I got it working, but I have a question for you cunoodle2. If the data in my database is not sensitive personal info, do I need to worry about this security you speak of?

Brian's Web Design - Temecula

Freedom is only available through death.

#7 khendar

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Posted 05 April 2006 - 05:03 AM

Security is more than just protecting users data. Its also used for protecting your site. For example if you are using your $_GET variables to get information from a database, malicious users can use SQL Injection attacks to bypass your logon code and do damage to your database, even delete it.

Variable checking is a good habit to get into anyway. If the data which is send via GET is not what your code expected, its better to handle it properly rather than have it break the page.

#8 sKunKbad

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Posted 05 April 2006 - 06:15 AM

[!--quoteo(post=361852:date=Apr 4 2006, 10:03 PM:name=khendar)--][div class=\'quotetop\']QUOTE(khendar @ Apr 4 2006, 10:03 PM) View Post[/div][div class=\'quotemain\'][!--quotec--]
Security is more than just protecting users data. Its also used for protecting your site. For example if you are using your $_GET variables to get information from a database, malicious users can use SQL Injection attacks to bypass your logon code and do damage to your database, even delete it.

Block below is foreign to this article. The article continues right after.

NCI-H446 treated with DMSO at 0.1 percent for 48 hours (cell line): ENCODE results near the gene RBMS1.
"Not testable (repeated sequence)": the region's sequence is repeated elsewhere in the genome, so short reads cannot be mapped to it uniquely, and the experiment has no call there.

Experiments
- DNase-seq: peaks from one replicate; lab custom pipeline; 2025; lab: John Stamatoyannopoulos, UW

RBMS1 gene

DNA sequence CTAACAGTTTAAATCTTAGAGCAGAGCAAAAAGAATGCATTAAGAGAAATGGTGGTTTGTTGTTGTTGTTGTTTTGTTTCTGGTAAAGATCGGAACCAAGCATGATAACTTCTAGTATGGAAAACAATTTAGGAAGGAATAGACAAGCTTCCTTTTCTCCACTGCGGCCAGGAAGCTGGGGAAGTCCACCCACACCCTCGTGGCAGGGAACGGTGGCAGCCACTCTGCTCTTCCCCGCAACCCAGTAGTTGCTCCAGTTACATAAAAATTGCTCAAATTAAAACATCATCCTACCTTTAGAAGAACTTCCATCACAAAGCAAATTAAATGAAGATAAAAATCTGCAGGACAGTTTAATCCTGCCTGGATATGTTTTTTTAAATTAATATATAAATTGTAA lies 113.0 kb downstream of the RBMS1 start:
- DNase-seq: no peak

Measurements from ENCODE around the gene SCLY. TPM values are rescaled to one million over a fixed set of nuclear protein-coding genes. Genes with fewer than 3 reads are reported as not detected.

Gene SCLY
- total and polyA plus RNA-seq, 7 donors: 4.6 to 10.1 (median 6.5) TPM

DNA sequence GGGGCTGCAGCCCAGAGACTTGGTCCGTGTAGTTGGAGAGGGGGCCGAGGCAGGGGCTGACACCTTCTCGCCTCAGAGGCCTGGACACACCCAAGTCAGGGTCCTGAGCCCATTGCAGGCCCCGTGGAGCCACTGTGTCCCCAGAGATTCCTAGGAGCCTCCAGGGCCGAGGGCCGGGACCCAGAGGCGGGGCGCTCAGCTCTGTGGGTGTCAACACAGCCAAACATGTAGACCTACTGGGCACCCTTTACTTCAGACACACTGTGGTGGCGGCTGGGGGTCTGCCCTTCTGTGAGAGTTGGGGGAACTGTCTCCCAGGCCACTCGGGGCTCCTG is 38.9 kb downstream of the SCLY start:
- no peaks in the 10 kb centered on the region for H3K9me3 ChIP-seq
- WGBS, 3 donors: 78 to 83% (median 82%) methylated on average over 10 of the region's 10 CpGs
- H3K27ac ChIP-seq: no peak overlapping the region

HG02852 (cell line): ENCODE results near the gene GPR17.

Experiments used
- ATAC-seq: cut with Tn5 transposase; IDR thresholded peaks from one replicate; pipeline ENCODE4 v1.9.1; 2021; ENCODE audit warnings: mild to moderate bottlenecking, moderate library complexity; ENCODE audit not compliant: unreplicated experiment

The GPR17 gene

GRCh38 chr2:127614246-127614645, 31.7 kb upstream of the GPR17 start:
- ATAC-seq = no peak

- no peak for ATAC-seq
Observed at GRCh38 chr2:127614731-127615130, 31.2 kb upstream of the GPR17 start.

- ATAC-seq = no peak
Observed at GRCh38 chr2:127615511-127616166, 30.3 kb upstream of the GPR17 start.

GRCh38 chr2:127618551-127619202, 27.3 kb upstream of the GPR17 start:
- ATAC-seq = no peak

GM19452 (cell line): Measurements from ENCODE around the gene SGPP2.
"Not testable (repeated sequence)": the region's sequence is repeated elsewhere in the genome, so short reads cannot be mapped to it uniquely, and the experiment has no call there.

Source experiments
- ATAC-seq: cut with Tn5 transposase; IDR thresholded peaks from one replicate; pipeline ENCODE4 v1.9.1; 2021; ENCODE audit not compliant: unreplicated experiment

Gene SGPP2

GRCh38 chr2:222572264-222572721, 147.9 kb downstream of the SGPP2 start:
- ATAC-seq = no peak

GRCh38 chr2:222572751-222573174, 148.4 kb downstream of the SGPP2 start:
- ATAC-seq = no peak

Variable checking is a good habit to get into anyway. If the data which is send via GET is not what your code expected, its better to handle it properly rather than have it break the page.
[/quote]

Thanks for the info khendar. I immediately made those changes! Is the following safe?

if (!isset($_GET['page'])){
           $page = 1;
           } ELSE {
           $page = $_GET['page'];
        }

Brian's Web Design - Temecula

Freedom is only available through death.

#9 khendar

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Posted 05 April 2006 - 06:28 AM

Thats a good start. However it doesn't end here. You will need to make sure that what has been entered is valid, not just not null.

For example: If you are accepting variables passed through the url eg

www.something.com/index.php?page=2

and page 2 actually exists, then this is fine.

However I can go www.something.com/index.php?page=142231455233 and unless you verify that page 142231455233 exists then it may cause an error.

#10 sKunKbad

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Posted 05 April 2006 - 05:21 PM

[!--quoteo(post=361861:date=Apr 4 2006, 11:28 PM:name=khendar)--][div class=\'quotetop\']QUOTE(khendar @ Apr 4 2006, 11:28 PM) View Post[/div][div class=\'quotemain\'][!--quotec--]
Thats a good start. However it doesn't end here. You will need to make sure that what has been entered is valid, not just not null.

For example: If you are accepting variables passed through the url eg

www.something.com/index.php?page=2

and page 2 actually exists, then this is fine.

However I can go www.something.com/index.php?page=142231455233 and unless you verify that page 142231455233 exists then it may cause an error.
[/quote]

Can you give me a little mini tutorial on that using the code above?

Brian's Web Design - Temecula

Freedom is only available through death.